(45) Turkey – Almodrote

Cappadocia, Turkey. Source: allthatsinteresting.comRoastad

Hey everyone, we are in Turkey today! Turkey is a Middle Eastern country southeast of Europe and west of Asia.It is bordered by three seas- the Mediterranean, Aegean, and Black Seas. It exports 75% of the world’s hazelnuts and is the birthplace of Santa Claus! Above is a picture of Cappadocia, Turkey a truly unique place of unworldly land formations of rock that can shoot over 100ft into the sky. Many of these house-like formations are known as fairy houses.

Turkish cuisine has Ottoman roots and can vary based on the location. It is thought to be a blend of Balkian, Central Asian, Eastern European, Middle Eastern, Armenian, and Mediterranean cooking styles and flavors. Vegetables often dominant their dishes.

This dish is traditionally made with eggplant, however this blog uses a zucchini and summer squash combo. I was happy to find another recipe that has been made throughout several generations knowing it was authentic as well as a “keeper.” This dish is full of cheese, eggs, bread crumbs, and squash mostly and is baked until the top layer has become crispy and golden brown.

One thing to note is that you should squeeze out as much liquid as possible prior to combining the ingredients. I had squeeze mine out several times, but noticed it was a little more liquidy than I was have liked. Nevertheless I had made a little cheesy pie/quiche.

I feel my downfall here was too much liquid from the squash which made the texture all wrong. The flavor of the dish was pretty good but unfortunately it was a little bit on the blander side. If I maybe cooked it longer (glass container may have also affected the cooking time) and/or drained more liquid from the squash I would have been successful. We rated it 6/10. I will strive to repeat this dish sometime in the future or try another Turkish dish, let me know what you think I should try!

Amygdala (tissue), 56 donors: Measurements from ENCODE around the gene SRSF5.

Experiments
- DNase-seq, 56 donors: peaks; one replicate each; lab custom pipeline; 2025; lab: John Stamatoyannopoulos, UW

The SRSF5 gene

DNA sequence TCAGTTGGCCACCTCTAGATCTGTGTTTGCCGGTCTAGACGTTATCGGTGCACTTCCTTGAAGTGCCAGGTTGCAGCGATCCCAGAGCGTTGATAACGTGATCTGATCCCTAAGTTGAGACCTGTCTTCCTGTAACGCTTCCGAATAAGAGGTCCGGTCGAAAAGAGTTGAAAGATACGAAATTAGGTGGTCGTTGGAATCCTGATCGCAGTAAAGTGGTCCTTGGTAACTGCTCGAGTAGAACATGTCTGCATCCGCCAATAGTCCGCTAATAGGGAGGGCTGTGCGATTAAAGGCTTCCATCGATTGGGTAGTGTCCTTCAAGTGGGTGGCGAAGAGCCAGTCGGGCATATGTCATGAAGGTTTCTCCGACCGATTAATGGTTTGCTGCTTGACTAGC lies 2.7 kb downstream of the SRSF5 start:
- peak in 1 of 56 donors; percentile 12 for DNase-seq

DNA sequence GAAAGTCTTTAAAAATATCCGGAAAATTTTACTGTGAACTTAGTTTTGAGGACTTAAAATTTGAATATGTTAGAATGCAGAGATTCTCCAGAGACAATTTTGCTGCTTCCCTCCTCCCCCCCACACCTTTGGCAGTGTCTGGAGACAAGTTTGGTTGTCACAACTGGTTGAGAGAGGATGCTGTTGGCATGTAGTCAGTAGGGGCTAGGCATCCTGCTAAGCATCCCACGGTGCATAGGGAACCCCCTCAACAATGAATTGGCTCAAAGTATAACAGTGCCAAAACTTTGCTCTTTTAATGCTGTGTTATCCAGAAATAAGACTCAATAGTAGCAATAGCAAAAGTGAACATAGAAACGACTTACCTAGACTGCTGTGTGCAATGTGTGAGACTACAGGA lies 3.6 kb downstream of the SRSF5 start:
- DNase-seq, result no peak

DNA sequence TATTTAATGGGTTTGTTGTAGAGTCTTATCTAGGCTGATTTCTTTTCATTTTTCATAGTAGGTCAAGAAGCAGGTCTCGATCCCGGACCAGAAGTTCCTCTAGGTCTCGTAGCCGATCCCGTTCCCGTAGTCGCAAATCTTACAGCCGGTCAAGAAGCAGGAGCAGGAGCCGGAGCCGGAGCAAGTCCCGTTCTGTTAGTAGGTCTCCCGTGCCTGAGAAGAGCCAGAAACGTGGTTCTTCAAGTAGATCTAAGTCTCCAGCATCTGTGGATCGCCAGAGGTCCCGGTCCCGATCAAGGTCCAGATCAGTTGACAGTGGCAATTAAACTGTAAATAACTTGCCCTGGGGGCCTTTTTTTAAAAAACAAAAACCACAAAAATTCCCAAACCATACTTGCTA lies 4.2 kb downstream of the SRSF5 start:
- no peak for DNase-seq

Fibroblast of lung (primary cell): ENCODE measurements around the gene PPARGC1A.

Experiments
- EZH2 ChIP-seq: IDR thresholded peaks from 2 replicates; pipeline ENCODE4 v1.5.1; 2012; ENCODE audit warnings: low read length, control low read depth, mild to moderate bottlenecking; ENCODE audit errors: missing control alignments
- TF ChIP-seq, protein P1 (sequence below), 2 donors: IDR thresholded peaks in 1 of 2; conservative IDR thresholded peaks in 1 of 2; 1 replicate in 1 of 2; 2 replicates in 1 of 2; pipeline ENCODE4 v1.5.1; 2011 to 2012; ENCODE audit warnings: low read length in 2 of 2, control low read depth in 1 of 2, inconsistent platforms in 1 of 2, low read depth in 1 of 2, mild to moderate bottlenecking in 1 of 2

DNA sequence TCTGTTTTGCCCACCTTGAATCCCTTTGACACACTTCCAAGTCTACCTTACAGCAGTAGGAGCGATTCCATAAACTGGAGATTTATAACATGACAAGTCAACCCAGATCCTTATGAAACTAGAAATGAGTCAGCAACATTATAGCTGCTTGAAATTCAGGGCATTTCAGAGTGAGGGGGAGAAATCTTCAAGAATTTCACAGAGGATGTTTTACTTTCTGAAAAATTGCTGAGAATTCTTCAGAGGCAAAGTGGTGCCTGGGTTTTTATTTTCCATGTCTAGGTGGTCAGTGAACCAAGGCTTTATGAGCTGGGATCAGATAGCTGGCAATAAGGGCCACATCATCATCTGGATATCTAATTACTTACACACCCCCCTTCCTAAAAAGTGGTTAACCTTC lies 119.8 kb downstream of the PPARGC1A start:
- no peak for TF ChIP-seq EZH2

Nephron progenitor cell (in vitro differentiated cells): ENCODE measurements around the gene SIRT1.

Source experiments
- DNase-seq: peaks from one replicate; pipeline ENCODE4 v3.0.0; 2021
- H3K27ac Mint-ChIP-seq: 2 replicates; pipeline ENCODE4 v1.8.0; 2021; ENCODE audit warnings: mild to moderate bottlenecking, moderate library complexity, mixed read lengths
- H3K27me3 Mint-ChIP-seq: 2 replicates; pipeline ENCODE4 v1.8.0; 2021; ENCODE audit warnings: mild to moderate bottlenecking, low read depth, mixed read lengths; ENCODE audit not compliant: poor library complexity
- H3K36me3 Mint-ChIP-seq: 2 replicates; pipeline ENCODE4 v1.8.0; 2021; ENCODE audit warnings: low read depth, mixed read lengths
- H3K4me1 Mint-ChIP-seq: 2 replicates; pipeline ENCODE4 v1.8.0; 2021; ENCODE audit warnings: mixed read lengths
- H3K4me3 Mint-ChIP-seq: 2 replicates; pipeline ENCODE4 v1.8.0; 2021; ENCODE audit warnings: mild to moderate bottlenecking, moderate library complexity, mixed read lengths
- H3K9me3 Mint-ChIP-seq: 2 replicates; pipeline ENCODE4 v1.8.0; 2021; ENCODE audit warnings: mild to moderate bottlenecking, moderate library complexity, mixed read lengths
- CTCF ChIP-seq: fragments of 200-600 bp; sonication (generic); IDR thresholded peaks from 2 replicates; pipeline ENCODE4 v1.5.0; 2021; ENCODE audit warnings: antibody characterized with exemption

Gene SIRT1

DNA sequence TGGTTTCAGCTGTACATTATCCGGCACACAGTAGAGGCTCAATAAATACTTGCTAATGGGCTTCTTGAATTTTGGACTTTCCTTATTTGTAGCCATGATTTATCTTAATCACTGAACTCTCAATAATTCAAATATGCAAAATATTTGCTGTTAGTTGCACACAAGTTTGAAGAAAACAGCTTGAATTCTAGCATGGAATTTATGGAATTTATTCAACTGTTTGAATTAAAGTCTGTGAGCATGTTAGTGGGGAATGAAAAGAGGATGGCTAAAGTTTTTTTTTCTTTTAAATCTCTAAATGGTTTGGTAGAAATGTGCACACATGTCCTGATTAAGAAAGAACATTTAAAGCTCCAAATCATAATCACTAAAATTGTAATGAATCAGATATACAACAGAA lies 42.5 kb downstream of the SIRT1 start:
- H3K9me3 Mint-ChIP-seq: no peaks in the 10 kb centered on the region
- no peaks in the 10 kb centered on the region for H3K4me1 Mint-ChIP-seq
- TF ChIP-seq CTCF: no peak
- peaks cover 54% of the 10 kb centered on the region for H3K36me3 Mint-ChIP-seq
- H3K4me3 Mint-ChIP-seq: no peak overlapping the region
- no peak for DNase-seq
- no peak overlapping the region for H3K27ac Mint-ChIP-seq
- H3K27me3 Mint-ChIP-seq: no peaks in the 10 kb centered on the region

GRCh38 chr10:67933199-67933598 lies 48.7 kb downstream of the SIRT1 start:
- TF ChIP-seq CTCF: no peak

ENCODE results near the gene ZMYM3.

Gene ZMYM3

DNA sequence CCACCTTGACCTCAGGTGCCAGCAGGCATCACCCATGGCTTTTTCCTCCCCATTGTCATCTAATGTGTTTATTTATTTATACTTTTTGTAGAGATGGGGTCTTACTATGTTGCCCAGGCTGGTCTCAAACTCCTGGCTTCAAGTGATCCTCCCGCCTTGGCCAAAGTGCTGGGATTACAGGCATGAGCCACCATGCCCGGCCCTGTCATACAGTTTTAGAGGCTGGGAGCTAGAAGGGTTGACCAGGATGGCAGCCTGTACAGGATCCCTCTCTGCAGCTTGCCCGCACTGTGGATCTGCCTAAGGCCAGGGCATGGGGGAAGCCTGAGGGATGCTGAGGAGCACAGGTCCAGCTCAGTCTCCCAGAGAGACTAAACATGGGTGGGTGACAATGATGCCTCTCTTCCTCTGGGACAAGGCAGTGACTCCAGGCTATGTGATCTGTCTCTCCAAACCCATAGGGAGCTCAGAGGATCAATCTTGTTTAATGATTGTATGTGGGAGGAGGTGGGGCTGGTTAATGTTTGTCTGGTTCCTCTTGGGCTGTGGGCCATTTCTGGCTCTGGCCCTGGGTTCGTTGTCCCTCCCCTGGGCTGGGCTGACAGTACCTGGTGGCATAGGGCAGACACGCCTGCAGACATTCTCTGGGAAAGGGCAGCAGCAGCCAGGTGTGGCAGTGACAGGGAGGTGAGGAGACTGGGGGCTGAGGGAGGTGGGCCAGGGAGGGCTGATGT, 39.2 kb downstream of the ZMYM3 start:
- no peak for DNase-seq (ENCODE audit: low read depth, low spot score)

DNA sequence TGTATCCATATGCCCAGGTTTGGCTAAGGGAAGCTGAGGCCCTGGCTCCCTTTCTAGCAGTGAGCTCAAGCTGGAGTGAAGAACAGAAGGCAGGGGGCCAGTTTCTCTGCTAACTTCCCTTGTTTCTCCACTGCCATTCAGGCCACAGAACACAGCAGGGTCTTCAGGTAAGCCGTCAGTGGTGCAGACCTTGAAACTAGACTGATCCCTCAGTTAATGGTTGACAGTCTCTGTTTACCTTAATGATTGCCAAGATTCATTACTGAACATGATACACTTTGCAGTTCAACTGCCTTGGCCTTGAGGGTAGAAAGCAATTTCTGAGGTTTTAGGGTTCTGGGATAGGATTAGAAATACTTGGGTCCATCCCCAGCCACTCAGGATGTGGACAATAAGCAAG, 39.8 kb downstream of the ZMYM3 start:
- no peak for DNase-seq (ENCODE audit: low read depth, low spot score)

4 Replies to “(45) Turkey – Almodrote”

  1. Nice post! I love these types of egg dishes. I’m trying to remember how I used to get all that water out of the zucchini I used to cook. They say to sprinkle salt on top of the slices (like eggplant) so the water beads right out, but I never liked adding all that salt. I think I used to cut the squash (or eggplant) up into thin slices and then bake them in the oven on a big cookie sheet. That would evaporate the water right out. Maybe 1/4 inch slices. Then, I’d either chop them up or process them like the recipe says. I’d also salt the slices before adding them to the oven to give them some flavor for later, when I’d add them to the rest of the dish. But yes, I totally get how too much liquid can end up in a dish like this. But nice job!

  2. Hii…thank you so much for trying this recipe!! It’s near and dear to my heart! Yes, I would suggest to strain out the moisture..like more then you think you should, since zucchini has so much water! I hope you try it again!

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